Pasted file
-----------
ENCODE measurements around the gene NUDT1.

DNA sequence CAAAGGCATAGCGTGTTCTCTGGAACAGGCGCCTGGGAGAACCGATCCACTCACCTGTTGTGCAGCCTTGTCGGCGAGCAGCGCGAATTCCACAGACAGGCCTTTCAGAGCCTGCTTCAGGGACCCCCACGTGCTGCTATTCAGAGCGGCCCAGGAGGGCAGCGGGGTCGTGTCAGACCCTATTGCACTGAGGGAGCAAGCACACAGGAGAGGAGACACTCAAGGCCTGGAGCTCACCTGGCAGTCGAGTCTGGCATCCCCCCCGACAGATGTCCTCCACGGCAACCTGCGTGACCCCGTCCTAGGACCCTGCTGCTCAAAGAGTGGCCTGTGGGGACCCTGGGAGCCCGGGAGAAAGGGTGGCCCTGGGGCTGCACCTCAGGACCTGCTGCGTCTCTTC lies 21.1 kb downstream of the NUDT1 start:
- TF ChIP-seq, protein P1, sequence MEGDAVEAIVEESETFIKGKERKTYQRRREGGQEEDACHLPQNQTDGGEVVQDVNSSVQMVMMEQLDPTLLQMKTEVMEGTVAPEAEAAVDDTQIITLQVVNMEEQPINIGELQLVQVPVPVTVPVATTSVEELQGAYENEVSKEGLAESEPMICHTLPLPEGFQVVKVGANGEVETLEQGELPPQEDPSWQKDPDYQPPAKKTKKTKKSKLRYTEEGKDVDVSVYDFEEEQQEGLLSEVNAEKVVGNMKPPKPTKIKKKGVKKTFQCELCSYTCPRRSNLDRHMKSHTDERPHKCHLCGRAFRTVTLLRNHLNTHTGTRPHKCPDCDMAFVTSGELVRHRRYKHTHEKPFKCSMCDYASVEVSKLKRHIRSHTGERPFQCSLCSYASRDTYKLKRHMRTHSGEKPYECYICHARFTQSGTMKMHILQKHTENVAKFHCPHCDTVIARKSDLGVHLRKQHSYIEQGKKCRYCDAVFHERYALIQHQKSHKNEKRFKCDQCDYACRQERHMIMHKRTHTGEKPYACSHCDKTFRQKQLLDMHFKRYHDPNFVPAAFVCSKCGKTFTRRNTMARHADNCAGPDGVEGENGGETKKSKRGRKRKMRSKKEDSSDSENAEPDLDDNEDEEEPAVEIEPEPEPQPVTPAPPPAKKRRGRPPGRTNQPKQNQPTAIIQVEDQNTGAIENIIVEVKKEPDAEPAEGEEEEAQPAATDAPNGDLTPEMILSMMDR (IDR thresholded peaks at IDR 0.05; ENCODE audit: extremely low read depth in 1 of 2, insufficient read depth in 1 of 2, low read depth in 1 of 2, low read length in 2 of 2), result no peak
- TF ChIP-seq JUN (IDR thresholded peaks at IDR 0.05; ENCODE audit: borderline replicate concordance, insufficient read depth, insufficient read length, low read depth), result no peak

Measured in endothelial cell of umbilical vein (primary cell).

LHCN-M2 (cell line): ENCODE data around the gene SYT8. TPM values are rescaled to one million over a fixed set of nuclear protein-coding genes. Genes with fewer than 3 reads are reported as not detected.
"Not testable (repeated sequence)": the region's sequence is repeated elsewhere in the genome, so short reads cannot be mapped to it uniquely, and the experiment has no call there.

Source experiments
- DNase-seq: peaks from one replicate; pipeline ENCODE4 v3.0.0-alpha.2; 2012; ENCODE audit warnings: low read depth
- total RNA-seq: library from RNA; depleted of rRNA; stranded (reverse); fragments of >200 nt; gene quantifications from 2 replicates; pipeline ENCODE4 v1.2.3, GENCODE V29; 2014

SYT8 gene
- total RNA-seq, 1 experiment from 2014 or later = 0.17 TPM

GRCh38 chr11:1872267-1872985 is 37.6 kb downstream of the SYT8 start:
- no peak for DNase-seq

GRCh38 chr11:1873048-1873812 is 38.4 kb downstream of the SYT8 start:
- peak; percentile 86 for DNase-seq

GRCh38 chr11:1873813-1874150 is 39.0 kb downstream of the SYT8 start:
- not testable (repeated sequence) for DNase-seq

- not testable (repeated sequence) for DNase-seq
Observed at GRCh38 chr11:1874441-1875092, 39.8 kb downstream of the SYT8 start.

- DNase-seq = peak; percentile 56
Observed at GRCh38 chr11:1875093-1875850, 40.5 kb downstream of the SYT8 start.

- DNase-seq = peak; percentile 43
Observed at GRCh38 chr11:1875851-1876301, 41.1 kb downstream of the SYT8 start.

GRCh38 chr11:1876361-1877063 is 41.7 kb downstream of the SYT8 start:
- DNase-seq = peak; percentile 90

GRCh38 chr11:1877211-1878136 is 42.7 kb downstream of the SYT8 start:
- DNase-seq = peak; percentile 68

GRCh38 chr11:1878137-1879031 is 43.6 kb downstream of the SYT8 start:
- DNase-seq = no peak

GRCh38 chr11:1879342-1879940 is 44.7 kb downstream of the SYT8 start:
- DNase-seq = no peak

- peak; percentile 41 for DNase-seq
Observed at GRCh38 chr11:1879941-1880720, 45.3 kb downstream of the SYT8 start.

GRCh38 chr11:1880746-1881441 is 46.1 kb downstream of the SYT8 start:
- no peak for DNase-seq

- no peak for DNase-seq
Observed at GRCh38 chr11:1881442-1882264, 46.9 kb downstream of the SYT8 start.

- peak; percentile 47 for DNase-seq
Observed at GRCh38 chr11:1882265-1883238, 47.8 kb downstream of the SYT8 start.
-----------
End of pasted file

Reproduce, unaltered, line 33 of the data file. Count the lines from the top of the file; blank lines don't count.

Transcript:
- peak; percentile 41 for DNase-seq